The supply chain has filtered away from Raytheon's Massachusetts facility, as well. Ten years ago, 60% of Patriot was produced in-house. Now the ratio has shifted to suppliers including in seven other countries.
As Raytheon courted Turkey as a buyer for Patriot, executives touted its partnership with Roketsan, which is producing missile flight-control elements of Patriot's GEM-T missile, and Aselan, which is producing part of Patriot's command and control system.
Another missile-related venture was launched last September, when Tawazun and South Africa's government-owned Denel Dynamics formed Tawazun Dynamics LLC, to develop and build a new range of precision-guided bombs. Details are expected to be announced at IDEX, but it has been disclosed that the main product will be the Al-Tariq family of strap-on guidance kits, based on Denel's Umbani design. The kit includes high-aspect-ratio wings and GPS-INS guidance, with optional imaging infrared and semi-active laser guidance.
Boeing expects its business model in the Middle East to develop in the direction of partnerships and collaboration, says Paul Oliver, vice president of international business development for the Middle East and Africa. “Partnerships are the wave,” he says. “The days of guerilla marketing are over—you don't just parachute in and sell products.”
In Saudi Arabia, where Boeing signed a massive deal centered on 84 new F-15SA fighters and 70 F-15S-to-SA rebuilds in late 2011, one of the company's biggest partnership vehicles is Alsalam Aircraft, in which it has a controlling stake. Saudi Arabia “is very much about investment, participation and the “Saudization” of the product,” Oliver says. Alsalam, which provides depot maintenance for the nation's F-15 fleet and operates the final assembly line for Eurofighter Typhoons, will be heavily involved in the rebuild program, which includes new radars and defensive avionics and other changes.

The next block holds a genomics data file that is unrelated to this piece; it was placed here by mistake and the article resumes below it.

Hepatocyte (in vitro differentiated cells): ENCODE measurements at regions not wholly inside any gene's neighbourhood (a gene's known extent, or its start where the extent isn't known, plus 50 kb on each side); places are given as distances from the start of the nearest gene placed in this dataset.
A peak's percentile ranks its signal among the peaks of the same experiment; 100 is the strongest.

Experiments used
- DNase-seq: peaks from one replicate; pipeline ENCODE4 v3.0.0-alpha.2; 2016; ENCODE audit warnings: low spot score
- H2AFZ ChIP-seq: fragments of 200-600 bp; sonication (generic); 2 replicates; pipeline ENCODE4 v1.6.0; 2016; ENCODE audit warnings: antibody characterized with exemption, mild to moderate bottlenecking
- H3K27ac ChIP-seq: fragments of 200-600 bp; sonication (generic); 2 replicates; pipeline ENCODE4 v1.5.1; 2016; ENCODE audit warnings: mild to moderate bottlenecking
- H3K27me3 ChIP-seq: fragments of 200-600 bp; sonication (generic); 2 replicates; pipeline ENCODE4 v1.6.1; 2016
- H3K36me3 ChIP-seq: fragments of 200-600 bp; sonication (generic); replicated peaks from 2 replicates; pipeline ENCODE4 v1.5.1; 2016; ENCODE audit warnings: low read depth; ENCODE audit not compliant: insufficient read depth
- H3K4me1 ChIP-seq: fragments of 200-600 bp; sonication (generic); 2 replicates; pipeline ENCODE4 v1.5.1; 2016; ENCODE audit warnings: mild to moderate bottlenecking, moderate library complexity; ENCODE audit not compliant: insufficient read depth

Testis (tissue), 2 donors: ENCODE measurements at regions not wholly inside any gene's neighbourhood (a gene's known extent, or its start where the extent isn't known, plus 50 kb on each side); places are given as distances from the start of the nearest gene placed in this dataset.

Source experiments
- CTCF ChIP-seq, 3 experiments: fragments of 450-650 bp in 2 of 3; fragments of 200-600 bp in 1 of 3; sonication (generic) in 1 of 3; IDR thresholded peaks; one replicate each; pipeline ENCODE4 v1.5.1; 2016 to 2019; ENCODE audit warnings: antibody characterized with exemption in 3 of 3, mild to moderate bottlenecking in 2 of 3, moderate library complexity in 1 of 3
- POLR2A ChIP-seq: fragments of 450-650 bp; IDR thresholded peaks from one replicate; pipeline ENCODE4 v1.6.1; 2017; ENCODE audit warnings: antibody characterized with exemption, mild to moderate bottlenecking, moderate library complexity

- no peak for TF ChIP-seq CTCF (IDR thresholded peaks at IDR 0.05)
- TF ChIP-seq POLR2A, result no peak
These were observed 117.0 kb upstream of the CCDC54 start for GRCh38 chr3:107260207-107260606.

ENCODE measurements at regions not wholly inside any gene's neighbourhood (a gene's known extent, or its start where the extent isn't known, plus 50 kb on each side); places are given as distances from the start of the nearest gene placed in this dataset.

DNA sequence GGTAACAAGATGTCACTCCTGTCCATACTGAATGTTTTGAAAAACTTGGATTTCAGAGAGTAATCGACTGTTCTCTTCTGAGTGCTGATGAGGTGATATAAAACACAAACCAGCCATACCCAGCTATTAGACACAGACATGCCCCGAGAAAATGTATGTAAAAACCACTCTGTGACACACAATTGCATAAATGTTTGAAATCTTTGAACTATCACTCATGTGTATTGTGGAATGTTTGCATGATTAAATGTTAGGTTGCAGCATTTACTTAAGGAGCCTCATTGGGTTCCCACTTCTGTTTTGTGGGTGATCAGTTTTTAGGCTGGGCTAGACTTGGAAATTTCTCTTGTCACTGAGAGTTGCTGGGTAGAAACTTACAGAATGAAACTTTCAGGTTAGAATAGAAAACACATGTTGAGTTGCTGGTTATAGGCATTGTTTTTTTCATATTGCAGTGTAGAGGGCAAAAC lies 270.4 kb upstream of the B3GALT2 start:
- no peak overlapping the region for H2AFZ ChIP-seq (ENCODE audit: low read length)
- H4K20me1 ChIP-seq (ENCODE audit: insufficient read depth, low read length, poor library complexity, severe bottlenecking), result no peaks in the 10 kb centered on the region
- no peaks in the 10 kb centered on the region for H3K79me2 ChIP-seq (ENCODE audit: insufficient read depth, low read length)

The AH-6i armed reconnaissance helicopter was also part of the 2011 package and is Boeing's first military aircraft variant to be launched by a Saudi order. However, it is being delivered as a Foreign Military Sales deal, and any Saudi industrial participation will be in support.
While establishing manufacturing “is not a quick process,” Oliver says, it is expected that Alsalam will evolve into building components for the F-15. Boeing also has the option of meeting its offset commitments via its commercial business—which in terms of parts ship-sets is a clear order of magnitude more valuable than military aircraft deliveries. “With offsets, we look at the capability that the customer wants to achieve. If their strategic vision is to get into high-end composite or titanium, that can come from military or from Boeing commercial.”
The UAE also developed an active warship industry around Abu Dhabi Shipbuilding. ADSB's biggest current project is the construction and fitting-out of the UAE navy's Baynunah-class fast corvettes. They are built to the Combattante-class design from France's CMN shipyard in Cherbourg: CMN constructed the first hull but the remaining five ships are being built by ADSB. The 915-ton, waterjet-powered boats have a top speed of more than 30 kt. and are heavily armed, with an Oto Melara Super Rapid 76-mm gun, MBDA MM40 Exocet Block 3 antiship missiles and an air-defense system carrying up to 32 Raytheon RIM-162 Enhanced Sea Sparrow missiles.
Last year, too, ADSB launched the first of 12 Ghannatha Phase 2 27-meter (23.7-ft.) missile boats in partnership with Sweden's Swedeship Marine. Some of the diesel/waterjet boats will be armed with MBDA Marte antiship missiles, and others will carry Patria 120-mm mortars, which are intended for land attack.